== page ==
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Hypertext Transfer Protocol Secure (HTTPS)


What is HTTPS?

HTTPS stands for hypertext transfer protocol secure and is the encrypted version of HTTP, the primary protocol used to transfer data across the internet or a network. The HTTPS protocol makes it possible for web users to transmit sensitive data - such as login credentials, credit card numbers and personal information. It is an essential part of today's website security efforts.

This protocol is quickly becoming the standard for all websites, and modern browsers recently started flagging non-HTTPS sites as “Not Secure” with the intention of making the web more secure. In order to encrypt their site’s communication and protect users, website owners must purchase an SSL certificate or choose a web hosting provider with built-in HTTPS and SSL protection as part of its web infrastructure.

How does HTTPS work?

HTTPS uses TLS (transport layer security) or SSL (secure sockets layer) to encrypt HTTP communication. This type of security uses a public key infrastructure to attach cryptographic key pairs to the identity of entities. Each pair includes a key made available for anyone to use, known as the “public key”, and one that is kept secure, known as the “private key”.

Data encrypted with one of these keys can only be decrypted using the other one, enabling servers and clients to transmit data that cannot be read by external entities that may try to intercept the communication.


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Advantage of HTTPS

There is a long list of reasons why HTTPS has become the standard protocol for web communications:

  • Privacy. HTTPS protects users and keeps their data secure by preventing external entities from reading private information.

  • User experience. Sites that don’t use HTTPS protocol are flagged as not secure, resulting in greater bounce rate and loss of customer trust.

  • SEO. Search engines use site protocol as a ranking signal, making HTTPS sites more likely to rank in high positions than their HTTP counterparts.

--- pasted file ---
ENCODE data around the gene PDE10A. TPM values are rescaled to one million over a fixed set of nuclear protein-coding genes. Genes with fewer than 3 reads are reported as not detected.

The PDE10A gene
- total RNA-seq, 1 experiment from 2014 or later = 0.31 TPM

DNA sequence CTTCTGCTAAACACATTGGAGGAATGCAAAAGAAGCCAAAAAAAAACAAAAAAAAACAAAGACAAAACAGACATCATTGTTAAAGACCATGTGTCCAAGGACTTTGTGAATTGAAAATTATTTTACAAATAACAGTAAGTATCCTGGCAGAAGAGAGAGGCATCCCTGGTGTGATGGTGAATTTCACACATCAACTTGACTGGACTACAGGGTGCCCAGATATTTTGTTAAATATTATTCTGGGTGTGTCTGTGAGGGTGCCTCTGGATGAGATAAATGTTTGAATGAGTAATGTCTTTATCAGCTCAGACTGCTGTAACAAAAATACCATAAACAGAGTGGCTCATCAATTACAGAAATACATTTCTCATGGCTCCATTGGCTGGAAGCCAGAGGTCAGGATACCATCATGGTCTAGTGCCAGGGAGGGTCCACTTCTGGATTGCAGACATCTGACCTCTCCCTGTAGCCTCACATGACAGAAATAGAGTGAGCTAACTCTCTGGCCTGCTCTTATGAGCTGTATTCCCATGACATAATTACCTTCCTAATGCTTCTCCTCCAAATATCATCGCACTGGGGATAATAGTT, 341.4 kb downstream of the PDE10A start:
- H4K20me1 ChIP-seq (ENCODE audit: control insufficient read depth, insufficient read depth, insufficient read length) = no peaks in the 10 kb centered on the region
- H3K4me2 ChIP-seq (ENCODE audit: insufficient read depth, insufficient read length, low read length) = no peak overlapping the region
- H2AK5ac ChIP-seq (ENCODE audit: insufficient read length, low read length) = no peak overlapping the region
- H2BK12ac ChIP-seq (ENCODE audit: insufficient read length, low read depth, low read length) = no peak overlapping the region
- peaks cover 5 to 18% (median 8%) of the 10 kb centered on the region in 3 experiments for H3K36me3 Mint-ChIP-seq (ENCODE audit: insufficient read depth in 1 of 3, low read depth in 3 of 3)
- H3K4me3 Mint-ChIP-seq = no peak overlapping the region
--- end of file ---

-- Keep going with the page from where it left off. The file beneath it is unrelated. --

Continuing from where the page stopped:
• Data integrity. The encryption of data by the HTTPS protocol keeps it secure even if a harmful third party gets hold of it.

  • Compatibility. Modern browsers are starting to introduce features that can be used to block sites that don’t use HTTPS protocol, therefore including this ensures your site's compatibility.

  • Site performance. Because HTTPS encrypts and reduces the size of the data transmitted between server and client, websites using this protocol often report faster performance.

Differences between HTTP and HTTPS

While HTTP and HTTPS are not technically separate protocols, there are several major disparities between the two of them:

  • URL: Web addresses using HTTPS protocol start with https:// before the domain name, and appear next to a lock in the address bar, allowing visitors to quickly see the site is secure. On the other hand, web pages using HTTP start with http:// and appear next to a red alert sign followed by the words “Not Secure”.

  • Encryption: HTTP transfers data between server and client in hypertext format, while HTTPS does so in an encrypted format that cannot be read or modified by external parties.

  • Authentication: Unlike HTTP, the HTTPS protocol requires domain validation by the Certificate Authority (CA) in order to avoid fake or fraudulent websites.

When planning how to make a website, it's important to make sure your site has HTTPS, in order to make sure it's secure.


How do I know if a website is using HTTPS?

Websites using HTTPS display a padlock icon in the address bar of most web browsers. The URL begins with "https://" instead of "http://," indicating a secure connection.

How can I obtain an SSL/TLS certificate for my website?

Should I use HTTPS for my website even if it doesn't contain or handle sensitive data?


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